What do you think you can do? Would you like to get a close-up image of a certain feature (Olympus Mons?), or observe the whole of Mars? Are you going to work with raw VMC data or use the processed images? Can you identify certain features or landforms and explain what is going on? What caused them? We aren’t necessarily looking for the cleverest or most innovative observation proposals, but we will select eight (or so) good ones that we can fit together in to our observation window and that provide the best scientific, artistic or educational merit.
So, if you would like to take part in this extremely rare opportunity to briefly ‘take charge’ of a spacecraft around another world, make a plan and submit your proposals. Time is short and we know that there are many enthusiastic people – teachers, students, artists, young amateur astronomers and many more – out there with great ideas. Best of luck and we look forward to hearing from you!
Editor’s note: Thanks to Andy Johnstone & Michel Denis for this post
19 March – #ESAHangout via Google+ – Mars Express mission team will provide a tutorial on the VMC and how its images are planned & acquired
27 March – Deadline for registered groups to submit final proposal (12:00 CET)
8 May – #ESAHangout via Google+ – the Mars Express mission team will announce accepted observation targets
25-27 May – VMC imaging!
28 May (+/-) – VMC images downloaded and delivered to participant groups
End of current academic year or 31 July, which ever comes first – All participant groups must submit project report
We asked Michael Khan, working at ESA’s Mission Analysis Office at ESOC, what he would select as targets for VMC. His comments and some very useful charts are below – Ed.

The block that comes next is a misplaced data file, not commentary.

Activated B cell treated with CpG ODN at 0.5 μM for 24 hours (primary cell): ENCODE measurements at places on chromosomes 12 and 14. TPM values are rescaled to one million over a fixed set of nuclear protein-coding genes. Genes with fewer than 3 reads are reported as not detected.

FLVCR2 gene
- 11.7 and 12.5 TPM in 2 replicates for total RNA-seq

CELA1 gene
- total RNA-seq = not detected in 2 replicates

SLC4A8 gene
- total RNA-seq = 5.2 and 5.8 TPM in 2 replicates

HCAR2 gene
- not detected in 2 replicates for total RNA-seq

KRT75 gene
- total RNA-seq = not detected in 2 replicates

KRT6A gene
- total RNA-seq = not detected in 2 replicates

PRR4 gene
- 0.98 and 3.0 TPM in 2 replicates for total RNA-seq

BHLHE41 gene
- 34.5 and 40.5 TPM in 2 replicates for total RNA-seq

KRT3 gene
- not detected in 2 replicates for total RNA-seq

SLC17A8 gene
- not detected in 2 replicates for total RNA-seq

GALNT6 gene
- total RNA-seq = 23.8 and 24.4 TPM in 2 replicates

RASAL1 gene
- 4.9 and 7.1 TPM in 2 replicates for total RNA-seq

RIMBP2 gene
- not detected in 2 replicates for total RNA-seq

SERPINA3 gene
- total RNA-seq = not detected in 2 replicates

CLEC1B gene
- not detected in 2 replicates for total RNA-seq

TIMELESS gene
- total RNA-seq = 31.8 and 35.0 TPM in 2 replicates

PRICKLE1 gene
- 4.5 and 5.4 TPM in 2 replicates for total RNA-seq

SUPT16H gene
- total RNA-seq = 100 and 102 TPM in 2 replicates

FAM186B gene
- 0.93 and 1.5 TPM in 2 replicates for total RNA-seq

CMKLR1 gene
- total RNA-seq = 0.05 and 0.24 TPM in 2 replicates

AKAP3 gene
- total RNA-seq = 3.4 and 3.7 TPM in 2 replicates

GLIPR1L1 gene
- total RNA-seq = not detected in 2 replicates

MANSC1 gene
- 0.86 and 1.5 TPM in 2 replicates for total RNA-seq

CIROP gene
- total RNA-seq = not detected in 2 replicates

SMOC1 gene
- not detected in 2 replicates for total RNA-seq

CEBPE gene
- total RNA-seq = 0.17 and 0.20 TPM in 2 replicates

Potential observation targets
Here are a series of charts that indicate when/where MEX will be in relation to a selection of nine surface features (click for full size). These indicate the ground track, time, the range and the elevation for Mars Express (and hence the VMC) with respect to nine select features.
The ground track of the Mars Express spacecraft from 25 through 27 May. Where the red line is vertical, the spacecraft is passing its closest point to Mars, at around 250 km over the surface. Conversely, where the line is canted, the spacecraft is near the farthest point out on its elliptical orbit. This diagram shows the entire ground track – however, some of the ground track also passes over the Martian night, when the regions directly below are dark. Credit: ESA/M. Khan
The local solar time is the current actual time at a given Mars location. In late May, it just so happens that the orbit is oriented such that most passes occur in the local morning hours, with very few passes (those that occur when the spacecraft is closest to Mars) in the late afternoon. Credit: ESA/M. Khan
For the nine sample locations, the range (distance from the location to Mars Express) is shown for 25-27 May. Ideally, to obtain bright, high-resolution images, the elevation (see http://bit.ly/1MbUteQ) should be high and the range should be low, though this combination may be difficult to obtain. Credit: ESA/M. Khan
For nine sample locations on Mars, the elevation at which the spacecraft passes overhead, 25-27 May, is shown. Only those overflights where the Sun is up at each of the respective locations are taken into account. The higher the elevation, the better the observation conditions. For 90-deg elevation, Mars Express would be directly overhead. Credit: ESA/M. Khan
Two proposals from my side, based on my results:
Eos Chasma on 2015/5/28, around 07:00 UTC at <2000 km range and up to 65 deg elevation. Arguably, pretty!
Elysium Planitia and Elysium Mons on 2015/5/26 around 16:00 at <1200 km range and up to 45 deg elevation, and again on 2015/5/27 at 18:00 UTC at <2000 km range and up to 55 deg elevation. This area is the one where Mars Express saw the ‘frozen sea’ 10 years ago. It is also the landing region of NASA’s Insight Spacecraft in September 2016.